In a Dream: Docu about Isaiah Zagar, Eccentric, Tormented Artist

Isaiah Zagar, the eccentric, tormented artist, who has created numerous mosaics in the bohemian neighbourhood of South Philadelphia, is the subject of a touching and insightful documentary, aptly titled “In a Dream.”

The movie world-premiered at the South By South West (SXSW) Film Fest and Conference, where it won the Emerging Visions Award.

Don’t expect from “In a dream” a full or smooth portrait that depicts and explains the artist’s background, motivation and evolution.  That said, the non-fictional feature is deeply personal, offering a chronicle of love and betrayal, family bonds, and dysfunctionality of various kind and intensity.  You could say that the vivid color of Zagar’s mosaics is matched by the film’s vibrant color.

Though not as brilliant as Terry Zwigoff’s “Crumb,” “In a Dream” should make a nice companion piece of a double bill about the inner and outer lives of artists, with plenty of insights into the human condition, specifically into the pain, anguish, joy of the creative process.

In this vibrant region, 50,000-square feet of concrete are covered with tile and mirrors.  They are murals that chronicle Zagar’s love for his wife, Julia, subtly hinting at the darker sides of a vivid imagination.  A former Peace Corps volunteer, who has become an icon in South Philly’s art community, Isaiah is obsessive and narcissistic, almost the opposite from his wife, who’s gracious and warm.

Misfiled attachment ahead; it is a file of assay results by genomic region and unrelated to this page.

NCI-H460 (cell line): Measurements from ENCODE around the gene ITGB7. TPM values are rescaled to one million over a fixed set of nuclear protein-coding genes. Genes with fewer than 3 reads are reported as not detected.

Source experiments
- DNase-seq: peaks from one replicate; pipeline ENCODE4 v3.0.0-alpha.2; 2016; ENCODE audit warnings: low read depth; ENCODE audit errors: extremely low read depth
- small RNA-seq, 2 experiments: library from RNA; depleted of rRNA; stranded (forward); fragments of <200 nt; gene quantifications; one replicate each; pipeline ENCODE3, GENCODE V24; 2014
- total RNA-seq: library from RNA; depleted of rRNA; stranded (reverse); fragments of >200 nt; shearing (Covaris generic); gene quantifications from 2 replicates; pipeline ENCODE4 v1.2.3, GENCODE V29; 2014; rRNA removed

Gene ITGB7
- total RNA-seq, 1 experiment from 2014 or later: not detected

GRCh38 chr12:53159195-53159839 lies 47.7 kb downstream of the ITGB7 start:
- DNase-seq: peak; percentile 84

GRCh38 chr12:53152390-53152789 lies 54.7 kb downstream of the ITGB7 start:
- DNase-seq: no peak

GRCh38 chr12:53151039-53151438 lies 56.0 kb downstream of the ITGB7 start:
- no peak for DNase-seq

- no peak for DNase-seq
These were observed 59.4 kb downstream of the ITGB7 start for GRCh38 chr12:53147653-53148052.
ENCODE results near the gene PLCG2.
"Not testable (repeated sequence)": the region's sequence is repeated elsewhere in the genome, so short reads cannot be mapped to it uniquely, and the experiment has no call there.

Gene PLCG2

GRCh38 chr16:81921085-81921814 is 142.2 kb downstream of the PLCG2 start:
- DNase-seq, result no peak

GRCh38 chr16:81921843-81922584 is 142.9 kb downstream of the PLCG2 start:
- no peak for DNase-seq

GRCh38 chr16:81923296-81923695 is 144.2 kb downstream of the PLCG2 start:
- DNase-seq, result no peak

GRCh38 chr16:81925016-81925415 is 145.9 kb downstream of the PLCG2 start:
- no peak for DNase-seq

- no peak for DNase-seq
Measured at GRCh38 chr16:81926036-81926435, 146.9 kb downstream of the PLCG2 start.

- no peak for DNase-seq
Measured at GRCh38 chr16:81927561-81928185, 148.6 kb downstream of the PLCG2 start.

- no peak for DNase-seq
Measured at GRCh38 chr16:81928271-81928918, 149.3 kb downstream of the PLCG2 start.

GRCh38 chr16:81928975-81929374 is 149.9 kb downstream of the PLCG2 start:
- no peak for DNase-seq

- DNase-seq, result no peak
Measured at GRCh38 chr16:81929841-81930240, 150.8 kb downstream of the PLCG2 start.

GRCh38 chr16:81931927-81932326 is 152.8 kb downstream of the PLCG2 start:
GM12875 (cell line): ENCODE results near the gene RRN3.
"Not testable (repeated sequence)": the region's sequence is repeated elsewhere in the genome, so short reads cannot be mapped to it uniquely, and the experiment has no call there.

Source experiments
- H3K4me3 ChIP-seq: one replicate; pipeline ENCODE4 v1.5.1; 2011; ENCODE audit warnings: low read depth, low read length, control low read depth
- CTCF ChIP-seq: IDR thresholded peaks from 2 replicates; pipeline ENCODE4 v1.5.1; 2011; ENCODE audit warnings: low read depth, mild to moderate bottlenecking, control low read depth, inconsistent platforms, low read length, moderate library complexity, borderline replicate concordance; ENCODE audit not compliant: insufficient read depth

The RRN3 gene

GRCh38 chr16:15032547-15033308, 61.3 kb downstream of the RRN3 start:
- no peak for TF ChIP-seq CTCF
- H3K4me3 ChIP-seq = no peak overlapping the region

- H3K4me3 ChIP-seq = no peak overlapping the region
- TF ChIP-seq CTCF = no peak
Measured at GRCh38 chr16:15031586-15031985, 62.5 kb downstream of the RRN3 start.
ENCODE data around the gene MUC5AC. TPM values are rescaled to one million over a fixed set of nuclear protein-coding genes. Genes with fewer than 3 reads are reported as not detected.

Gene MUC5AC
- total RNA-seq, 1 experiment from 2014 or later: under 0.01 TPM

For decades, their opposing natures complemented one another perfectly.  Then, quite suddenly, the family is torn apart.  A few hours before picking up his oldest son from a rehabilitation center, Isaiah confesses to an affair with his assistant, and Julia kicks out of the house.  After that traumatic event, he begins a spiral down, straight into severe depression.

The lives of the family members are exposed and revealed in broken bits and pieces, just like the structure dreams, just like the bits of ceramics that Isaiah uses for his own art.  And just like his art works, at the end, they coalesced into a more coherent image, defined by tragic sadness as well as lyrical beauty.